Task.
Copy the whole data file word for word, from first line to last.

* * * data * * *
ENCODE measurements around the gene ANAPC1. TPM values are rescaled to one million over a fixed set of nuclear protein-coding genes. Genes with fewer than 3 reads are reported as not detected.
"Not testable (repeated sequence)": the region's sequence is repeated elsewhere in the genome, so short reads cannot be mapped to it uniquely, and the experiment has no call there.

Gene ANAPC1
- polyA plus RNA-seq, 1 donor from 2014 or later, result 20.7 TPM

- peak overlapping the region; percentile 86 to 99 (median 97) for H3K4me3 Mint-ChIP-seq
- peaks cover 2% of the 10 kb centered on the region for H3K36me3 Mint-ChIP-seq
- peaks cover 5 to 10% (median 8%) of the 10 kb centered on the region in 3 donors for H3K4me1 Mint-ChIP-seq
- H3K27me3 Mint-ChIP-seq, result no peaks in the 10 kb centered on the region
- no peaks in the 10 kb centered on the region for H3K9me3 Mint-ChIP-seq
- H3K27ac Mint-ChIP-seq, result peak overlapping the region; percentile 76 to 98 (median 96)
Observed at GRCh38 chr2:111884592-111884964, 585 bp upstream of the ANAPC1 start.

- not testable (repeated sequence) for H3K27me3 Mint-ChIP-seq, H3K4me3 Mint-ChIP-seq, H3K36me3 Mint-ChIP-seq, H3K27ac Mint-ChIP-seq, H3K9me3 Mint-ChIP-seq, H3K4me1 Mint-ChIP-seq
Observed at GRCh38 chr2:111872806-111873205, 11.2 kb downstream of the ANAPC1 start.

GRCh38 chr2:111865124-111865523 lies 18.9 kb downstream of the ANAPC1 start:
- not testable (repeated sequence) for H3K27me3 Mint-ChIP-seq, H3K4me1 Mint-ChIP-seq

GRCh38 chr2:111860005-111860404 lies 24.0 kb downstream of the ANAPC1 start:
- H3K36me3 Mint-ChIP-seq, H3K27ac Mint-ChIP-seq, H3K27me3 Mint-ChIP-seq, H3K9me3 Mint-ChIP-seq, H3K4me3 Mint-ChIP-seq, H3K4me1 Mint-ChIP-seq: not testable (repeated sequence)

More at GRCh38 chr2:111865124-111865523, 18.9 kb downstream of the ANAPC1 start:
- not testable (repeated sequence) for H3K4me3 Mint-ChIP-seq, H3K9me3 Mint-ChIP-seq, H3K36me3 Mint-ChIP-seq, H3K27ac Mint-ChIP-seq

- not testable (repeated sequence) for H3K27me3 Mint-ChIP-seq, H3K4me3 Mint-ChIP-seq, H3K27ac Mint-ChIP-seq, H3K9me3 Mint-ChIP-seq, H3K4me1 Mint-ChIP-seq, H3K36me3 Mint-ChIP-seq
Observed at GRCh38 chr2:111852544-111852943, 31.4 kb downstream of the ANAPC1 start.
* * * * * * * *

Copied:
ENCODE measurements around the gene ANAPC1. TPM values are rescaled to one million over a fixed set of nuclear protein-coding genes. Genes with fewer than 3 reads are reported as not detected.
"Not testable (repeated sequence)": the region's sequence is repeated elsewhere in the genome, so short reads cannot be mapped to it uniquely, and the experiment has no call there.

Gene ANAPC1
- polyA plus RNA-seq, 1 donor from 2014 or later, result 20.7 TPM

- peak overlapping the region; percentile 86 to 99 (median 97) for H3K4me3 Mint-ChIP-seq
- peaks cover 2% of the 10 kb centered on the region for H3K36me3 Mint-ChIP-seq
- peaks cover 5 to 10% (median 8%) of the 10 kb centered on the region in 3 donors for H3K4me1 Mint-ChIP-seq
- H3K27me3 Mint-ChIP-seq, result no peaks in the 10 kb centered on the region
- no peaks in the 10 kb centered on the region for H3K9me3 Mint-ChIP-seq
- H3K27ac Mint-ChIP-seq, result peak overlapping the region; percentile 76 to 98 (median 96)
Observed at GRCh38 chr2:111884592-111884964, 585 bp upstream of the ANAPC1 start.

- not testable (repeated sequence) for H3K27me3 Mint-ChIP-seq, H3K4me3 Mint-ChIP-seq, H3K36me3 Mint-ChIP-seq, H3K27ac Mint-ChIP-seq, H3K9me3 Mint-ChIP-seq, H3K4me1 Mint-ChIP-seq
Observed at GRCh38 chr2:111872806-111873205, 11.2 kb downstream of the ANAPC1 start.

GRCh38 chr2:111865124-111865523 lies 18.9 kb downstream of the ANAPC1 start:
- not testable (repeated sequence) for H3K27me3 Mint-ChIP-seq, H3K4me1 Mint-ChIP-seq

GRCh38 chr2:111860005-111860404 lies 24.0 kb downstream of the ANAPC1 start:
- H3K36me3 Mint-ChIP-seq, H3K27ac Mint-ChIP-seq, H3K27me3 Mint-ChIP-seq, H3K9me3 Mint-ChIP-seq, H3K4me3 Mint-ChIP-seq, H3K4me1 Mint-ChIP-seq: not testable (repeated sequence)

More at GRCh38 chr2:111865124-111865523, 18.9 kb downstream of the ANAPC1 start:
- not testable (repeated sequence) for H3K4me3 Mint-ChIP-seq, H3K9me3 Mint-ChIP-seq, H3K36me3 Mint-ChIP-seq, H3K27ac Mint-ChIP-seq

- not testable (repeated sequence) for H3K27me3 Mint-ChIP-seq, H3K4me3 Mint-ChIP-seq, H3K27ac Mint-ChIP-seq, H3K9me3 Mint-ChIP-seq, H3K4me1 Mint-ChIP-seq, H3K36me3 Mint-ChIP-seq
Observed at GRCh38 chr2:111852544-111852943, 31.4 kb downstream of the ANAPC1 start.